Buying a car is a big decision — but how do you know when you've made your last repair and when it is time to replace your ride? Angie's List, a provider of consumer reviews and ratings (angieslist.com), talked to some of its highly rated auto service companies and offers the following helpful hints for drivers. Angie's List
Before buying, consider
Affordability: When two consecutive years of repairs exceed the annual cost of a replacement vehicle — including payment, increased insurance cost, maintenance and service — it's time to go car shopping.
Safety: Your car's chassis structure, sometimes called the frame, is designed to help absorb impact during an accident and damage to it could compromise safety for everyone in the car. That chassis can rust from exposure to water, salt and smog. When rust to the vehicle body or chassis becomes extreme or it becomes unsafe structurally, it is time to replace the vehicle. Also, if you have an older car without safety features like air bags, you might want to consider an upgrade. Think about how you feel about your car, too. Do you still trust it to be safe? Or, do you feel like there's always something wrong with it?
Avoiding costly repairs
The most expensive areas of your car to repair are generally the engine and transmission. Keeping your car in top running condition is vital and will save you money in the long run.
Oil changes: Oil is the engine's blood, and is critical to a car's long life. Your vehicle's oil should be changed, depending on your driving habits, typically every 3,000 to 7,000 miles or around 3 to 6 months. You should check your oil about every 1,000 miles.
Tire maintenance: Properly maintained tires improve the steering, stopping and traction of your vehicle.
• Tire pressure should be set to the manufacturer's specification. Over- or under-inflated tires wear out faster, affect fuel consumption and are a safety hazard.
• Rotate and balance your tires every 6,000 to 8,000 miles and get an alignment check every year to make sure there are not suspension problems.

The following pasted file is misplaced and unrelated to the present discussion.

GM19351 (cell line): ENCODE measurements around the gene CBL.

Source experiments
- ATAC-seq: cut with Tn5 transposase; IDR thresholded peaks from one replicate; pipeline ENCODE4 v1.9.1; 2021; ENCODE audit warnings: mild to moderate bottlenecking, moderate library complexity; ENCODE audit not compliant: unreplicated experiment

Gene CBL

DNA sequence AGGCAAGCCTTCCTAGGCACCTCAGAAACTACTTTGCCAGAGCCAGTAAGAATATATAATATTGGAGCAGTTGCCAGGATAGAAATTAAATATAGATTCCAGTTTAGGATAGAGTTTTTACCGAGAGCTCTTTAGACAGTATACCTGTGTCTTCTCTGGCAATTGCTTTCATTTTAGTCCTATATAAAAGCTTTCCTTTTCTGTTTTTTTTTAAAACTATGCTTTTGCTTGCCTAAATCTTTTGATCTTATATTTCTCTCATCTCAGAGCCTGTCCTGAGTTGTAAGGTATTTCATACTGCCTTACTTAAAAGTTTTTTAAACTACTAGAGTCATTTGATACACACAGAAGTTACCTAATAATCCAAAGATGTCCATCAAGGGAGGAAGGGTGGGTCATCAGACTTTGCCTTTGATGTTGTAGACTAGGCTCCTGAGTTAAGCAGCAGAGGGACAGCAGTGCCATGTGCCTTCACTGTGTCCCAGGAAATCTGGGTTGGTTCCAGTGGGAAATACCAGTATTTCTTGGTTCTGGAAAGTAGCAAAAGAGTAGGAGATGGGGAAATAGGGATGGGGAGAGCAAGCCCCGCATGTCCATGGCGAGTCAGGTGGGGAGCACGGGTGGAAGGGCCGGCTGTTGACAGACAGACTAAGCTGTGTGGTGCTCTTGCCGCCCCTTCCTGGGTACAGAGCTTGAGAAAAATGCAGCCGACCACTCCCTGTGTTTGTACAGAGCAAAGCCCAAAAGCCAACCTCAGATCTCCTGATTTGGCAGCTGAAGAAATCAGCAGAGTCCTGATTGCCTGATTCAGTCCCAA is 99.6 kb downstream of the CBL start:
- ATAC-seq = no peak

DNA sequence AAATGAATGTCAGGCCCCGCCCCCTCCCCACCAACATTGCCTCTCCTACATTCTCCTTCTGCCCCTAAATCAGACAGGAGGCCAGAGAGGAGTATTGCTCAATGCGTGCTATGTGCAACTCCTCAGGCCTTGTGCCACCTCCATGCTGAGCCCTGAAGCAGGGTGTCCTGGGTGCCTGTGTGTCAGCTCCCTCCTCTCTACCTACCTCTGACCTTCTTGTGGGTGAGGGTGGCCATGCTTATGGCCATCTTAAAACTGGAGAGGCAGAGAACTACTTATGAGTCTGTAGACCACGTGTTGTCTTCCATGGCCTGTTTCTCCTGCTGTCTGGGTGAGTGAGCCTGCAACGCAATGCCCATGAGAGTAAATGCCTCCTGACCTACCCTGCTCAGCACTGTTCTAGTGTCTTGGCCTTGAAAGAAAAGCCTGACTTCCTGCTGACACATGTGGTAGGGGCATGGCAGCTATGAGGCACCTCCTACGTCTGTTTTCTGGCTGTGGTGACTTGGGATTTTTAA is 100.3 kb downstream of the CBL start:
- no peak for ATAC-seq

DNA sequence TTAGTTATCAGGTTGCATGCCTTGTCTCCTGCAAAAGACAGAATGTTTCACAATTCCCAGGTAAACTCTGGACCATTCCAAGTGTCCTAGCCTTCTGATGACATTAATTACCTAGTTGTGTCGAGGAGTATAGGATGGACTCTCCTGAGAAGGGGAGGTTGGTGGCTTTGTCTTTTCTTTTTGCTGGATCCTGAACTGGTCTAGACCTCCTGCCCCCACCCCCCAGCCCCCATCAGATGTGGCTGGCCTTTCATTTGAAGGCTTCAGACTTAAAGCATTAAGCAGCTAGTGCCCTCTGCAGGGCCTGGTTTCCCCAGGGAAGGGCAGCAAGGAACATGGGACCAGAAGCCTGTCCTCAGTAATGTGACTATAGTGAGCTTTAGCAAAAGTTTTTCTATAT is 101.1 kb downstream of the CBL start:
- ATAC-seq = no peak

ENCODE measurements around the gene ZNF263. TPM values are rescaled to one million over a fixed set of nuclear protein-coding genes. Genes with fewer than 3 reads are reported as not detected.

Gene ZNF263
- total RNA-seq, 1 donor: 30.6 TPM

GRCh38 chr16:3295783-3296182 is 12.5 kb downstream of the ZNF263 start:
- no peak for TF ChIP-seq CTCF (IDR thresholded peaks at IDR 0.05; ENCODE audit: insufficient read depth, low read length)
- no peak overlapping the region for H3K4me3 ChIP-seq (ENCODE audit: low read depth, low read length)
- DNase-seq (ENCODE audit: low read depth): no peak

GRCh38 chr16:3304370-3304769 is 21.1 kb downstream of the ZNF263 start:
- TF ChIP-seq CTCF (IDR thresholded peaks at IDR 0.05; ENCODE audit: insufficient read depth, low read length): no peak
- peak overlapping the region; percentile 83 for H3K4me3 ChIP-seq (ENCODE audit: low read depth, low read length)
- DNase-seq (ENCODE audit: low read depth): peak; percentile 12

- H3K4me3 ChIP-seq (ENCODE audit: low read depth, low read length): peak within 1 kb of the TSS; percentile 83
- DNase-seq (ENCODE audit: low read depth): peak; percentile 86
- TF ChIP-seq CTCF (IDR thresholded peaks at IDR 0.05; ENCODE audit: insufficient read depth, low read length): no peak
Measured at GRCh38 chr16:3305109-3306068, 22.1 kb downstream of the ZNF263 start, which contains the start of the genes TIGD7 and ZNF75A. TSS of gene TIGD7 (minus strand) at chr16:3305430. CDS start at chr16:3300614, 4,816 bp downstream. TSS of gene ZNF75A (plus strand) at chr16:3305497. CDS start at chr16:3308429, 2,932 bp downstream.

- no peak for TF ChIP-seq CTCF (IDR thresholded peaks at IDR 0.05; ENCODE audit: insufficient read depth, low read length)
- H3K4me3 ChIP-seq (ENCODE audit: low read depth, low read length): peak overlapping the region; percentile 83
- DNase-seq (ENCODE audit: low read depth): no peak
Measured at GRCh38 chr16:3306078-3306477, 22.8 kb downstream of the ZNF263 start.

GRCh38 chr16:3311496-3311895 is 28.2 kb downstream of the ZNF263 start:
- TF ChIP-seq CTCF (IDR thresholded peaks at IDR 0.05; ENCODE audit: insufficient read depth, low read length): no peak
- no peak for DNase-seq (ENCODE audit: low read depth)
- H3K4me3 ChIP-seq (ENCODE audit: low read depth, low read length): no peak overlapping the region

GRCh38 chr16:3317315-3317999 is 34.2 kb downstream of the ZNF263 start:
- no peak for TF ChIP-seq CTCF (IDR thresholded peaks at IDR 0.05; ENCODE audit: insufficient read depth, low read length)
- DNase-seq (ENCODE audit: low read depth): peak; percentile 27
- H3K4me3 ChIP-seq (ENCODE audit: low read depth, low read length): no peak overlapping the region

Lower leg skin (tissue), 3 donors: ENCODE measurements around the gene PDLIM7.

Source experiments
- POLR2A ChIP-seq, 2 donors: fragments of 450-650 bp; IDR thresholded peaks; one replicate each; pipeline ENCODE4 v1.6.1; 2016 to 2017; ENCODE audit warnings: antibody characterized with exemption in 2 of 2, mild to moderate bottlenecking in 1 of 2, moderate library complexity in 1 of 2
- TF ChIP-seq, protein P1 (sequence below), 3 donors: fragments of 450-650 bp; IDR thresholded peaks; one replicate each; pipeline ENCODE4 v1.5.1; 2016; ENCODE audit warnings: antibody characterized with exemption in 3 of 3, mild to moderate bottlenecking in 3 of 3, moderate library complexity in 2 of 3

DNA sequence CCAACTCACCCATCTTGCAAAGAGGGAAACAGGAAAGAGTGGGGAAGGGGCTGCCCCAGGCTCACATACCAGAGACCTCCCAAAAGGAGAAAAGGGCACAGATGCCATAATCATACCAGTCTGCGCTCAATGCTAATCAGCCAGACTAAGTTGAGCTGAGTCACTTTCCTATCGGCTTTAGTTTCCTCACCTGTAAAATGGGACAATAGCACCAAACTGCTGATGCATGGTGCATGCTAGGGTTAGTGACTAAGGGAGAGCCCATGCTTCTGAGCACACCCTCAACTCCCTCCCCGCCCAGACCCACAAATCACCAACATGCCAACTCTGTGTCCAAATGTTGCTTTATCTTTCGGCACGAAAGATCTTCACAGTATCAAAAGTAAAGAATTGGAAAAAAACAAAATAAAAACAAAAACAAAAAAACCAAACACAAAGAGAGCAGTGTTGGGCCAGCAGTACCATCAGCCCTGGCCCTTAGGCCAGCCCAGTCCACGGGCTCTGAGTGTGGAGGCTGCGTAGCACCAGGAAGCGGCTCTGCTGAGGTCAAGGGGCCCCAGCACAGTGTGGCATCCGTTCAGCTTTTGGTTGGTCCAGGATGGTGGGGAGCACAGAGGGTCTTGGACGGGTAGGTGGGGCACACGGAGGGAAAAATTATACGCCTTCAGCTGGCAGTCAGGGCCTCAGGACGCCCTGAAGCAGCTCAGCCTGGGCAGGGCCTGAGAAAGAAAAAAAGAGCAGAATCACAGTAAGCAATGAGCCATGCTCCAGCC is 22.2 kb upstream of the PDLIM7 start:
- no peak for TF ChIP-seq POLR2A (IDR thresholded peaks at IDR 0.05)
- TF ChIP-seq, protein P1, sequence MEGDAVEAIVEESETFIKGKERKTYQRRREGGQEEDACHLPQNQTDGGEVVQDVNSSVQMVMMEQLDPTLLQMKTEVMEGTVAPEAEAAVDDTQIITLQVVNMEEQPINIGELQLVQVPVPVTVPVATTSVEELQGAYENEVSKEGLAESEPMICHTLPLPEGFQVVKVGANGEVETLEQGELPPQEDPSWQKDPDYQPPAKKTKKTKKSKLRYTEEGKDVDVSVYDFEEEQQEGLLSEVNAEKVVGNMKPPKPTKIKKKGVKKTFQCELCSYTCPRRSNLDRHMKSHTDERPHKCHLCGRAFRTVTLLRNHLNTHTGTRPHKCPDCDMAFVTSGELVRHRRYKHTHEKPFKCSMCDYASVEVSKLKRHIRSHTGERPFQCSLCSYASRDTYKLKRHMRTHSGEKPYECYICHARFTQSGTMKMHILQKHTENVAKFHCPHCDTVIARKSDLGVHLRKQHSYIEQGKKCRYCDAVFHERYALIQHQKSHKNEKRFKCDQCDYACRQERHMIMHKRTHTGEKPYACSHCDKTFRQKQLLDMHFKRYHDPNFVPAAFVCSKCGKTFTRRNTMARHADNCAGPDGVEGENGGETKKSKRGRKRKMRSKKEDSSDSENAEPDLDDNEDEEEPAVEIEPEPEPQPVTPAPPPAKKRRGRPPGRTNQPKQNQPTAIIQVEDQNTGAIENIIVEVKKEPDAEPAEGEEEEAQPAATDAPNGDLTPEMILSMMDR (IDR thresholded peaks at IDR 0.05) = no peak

Fluids: Transmission fluid, brake fluid and coolant can break down over time and lose their effectiveness. All fluids should be checked and topped off every oil change. Have your transmission fluid flushed out every 50,000 miles, depending on your driving habits.
Brake check: Brake inspection should be part of your vehicle's ongoing maintenance to ensure safety and reliability. You should have your brakes inspected at least once a year; more often if you experience grinding or shaking when you brake. Regardless of care, brakes will likely need to be replaced every 20,000 to 30,000 miles.
Scheduled maintenance: Failure to follow the manufacturer's recommended maintenance schedule could lead to breakdowns, poor fuel economy and higher costs in the long run. Having a certified professional inspect your car according to these schedules is an opportunity to catch problems before they escalate into larger repairs.
Build a relationship with a shop or mechanic: Bouncing from shop to shop may save a few dollars on particular jobs, but in the end the only one who will have any responsibility for the condition of the car will be you. A good mechanic who is familiar with your needs, your expectations and your car will help you get the most from your car.